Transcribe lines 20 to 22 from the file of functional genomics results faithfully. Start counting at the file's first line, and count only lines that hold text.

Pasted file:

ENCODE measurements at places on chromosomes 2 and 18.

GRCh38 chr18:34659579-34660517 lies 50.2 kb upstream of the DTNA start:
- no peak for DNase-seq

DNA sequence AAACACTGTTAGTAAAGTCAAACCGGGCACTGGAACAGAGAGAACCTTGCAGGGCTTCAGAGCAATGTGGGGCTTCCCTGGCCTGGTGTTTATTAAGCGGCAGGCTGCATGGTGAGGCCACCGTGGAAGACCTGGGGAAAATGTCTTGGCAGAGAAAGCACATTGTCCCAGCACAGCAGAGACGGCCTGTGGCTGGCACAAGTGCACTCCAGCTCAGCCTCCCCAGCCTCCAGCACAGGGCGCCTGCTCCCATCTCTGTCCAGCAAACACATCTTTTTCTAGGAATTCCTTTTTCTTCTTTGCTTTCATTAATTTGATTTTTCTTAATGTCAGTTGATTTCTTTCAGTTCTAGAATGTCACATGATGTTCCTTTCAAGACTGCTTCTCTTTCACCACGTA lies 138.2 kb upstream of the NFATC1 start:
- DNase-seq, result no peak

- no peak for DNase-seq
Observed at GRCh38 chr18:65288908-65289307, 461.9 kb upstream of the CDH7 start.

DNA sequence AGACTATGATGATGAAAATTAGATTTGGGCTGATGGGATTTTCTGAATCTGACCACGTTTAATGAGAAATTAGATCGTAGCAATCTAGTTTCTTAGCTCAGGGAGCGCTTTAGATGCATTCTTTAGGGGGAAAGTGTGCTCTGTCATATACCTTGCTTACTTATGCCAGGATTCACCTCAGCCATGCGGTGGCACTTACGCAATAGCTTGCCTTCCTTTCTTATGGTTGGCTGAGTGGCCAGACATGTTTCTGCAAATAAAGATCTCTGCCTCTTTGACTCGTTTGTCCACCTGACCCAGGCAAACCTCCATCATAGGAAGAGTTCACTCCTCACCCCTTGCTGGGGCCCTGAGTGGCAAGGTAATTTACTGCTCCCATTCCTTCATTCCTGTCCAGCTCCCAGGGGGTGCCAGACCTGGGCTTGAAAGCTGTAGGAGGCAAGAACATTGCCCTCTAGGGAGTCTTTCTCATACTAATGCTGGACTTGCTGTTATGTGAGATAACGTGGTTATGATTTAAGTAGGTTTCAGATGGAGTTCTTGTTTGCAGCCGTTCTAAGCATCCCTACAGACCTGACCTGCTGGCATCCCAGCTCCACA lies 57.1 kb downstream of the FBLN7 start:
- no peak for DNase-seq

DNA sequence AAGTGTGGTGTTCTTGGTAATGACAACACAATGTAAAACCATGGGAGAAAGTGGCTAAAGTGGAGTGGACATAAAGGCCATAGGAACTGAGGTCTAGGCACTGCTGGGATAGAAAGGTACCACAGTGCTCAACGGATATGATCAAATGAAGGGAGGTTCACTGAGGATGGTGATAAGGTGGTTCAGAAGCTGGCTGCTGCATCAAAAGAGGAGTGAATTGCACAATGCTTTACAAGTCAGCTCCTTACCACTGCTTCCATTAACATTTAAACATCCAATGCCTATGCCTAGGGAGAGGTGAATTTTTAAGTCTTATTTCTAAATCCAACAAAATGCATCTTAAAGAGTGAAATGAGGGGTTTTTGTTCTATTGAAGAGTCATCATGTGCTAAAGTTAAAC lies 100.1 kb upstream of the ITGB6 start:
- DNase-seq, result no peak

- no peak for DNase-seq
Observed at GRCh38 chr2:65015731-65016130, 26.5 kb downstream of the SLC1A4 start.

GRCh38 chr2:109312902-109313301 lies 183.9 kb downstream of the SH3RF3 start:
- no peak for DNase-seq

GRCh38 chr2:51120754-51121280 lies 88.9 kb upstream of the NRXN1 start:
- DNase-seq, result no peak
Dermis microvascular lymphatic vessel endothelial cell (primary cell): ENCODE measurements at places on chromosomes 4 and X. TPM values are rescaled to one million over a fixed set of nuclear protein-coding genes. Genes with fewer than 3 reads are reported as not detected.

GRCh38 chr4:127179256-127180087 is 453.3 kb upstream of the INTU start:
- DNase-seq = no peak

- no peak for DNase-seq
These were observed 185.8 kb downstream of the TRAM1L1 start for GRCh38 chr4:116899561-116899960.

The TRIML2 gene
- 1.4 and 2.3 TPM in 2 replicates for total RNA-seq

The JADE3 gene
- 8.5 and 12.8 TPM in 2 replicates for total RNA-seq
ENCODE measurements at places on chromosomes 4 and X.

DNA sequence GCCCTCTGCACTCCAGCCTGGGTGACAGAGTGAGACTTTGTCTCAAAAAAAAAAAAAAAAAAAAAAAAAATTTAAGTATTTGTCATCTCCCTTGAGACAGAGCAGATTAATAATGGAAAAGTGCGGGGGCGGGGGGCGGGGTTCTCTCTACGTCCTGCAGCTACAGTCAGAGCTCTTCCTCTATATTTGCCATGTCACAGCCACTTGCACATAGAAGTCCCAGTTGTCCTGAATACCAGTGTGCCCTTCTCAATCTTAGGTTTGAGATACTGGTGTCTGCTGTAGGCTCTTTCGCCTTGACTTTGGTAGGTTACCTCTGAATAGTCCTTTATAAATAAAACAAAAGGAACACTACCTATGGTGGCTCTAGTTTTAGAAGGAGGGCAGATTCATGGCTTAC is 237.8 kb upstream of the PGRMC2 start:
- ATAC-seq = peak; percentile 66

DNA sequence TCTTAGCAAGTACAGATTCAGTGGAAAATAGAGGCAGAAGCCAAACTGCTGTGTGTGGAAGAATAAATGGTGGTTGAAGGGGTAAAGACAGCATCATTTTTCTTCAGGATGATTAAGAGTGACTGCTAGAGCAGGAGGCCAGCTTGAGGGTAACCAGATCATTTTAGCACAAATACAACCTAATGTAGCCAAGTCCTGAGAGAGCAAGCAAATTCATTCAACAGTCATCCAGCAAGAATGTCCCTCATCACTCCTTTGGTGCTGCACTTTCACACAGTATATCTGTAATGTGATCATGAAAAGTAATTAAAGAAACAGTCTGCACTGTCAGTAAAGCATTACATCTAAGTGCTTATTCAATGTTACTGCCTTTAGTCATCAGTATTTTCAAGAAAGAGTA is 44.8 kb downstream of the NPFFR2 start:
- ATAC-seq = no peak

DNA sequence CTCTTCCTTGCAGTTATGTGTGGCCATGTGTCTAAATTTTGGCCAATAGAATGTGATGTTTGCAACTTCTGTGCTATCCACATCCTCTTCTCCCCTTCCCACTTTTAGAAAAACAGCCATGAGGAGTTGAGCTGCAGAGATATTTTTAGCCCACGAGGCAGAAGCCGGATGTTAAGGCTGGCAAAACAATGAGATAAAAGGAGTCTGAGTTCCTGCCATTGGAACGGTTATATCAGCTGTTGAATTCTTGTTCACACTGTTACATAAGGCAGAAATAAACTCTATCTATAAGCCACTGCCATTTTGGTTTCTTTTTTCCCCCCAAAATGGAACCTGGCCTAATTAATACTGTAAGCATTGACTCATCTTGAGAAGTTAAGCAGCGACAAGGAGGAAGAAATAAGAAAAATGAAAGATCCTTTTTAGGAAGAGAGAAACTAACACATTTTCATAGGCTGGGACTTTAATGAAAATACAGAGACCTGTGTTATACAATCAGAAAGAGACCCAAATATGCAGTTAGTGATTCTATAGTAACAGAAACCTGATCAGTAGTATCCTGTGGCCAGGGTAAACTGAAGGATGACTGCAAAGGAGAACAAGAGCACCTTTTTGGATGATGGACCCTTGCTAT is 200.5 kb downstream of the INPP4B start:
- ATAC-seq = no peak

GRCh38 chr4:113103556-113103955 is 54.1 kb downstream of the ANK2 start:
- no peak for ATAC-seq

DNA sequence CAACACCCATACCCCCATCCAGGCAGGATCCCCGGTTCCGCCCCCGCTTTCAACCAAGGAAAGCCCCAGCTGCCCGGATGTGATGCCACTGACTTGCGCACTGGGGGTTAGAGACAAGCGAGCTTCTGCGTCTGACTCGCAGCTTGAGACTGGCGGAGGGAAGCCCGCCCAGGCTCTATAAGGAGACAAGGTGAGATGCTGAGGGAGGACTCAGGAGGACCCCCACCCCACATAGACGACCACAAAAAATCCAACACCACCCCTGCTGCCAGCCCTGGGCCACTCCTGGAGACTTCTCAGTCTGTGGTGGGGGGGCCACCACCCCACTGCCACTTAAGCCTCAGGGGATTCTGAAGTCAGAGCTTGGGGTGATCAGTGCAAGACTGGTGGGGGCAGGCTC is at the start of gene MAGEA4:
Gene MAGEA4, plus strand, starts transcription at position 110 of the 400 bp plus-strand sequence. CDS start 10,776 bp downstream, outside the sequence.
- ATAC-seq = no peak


- DNase-seq = no peak

- no peak for DNase-seq
These were observed 185.8 kb downstream of the TRAM1L1 start for GRCh38 chr4:116899561-116899960.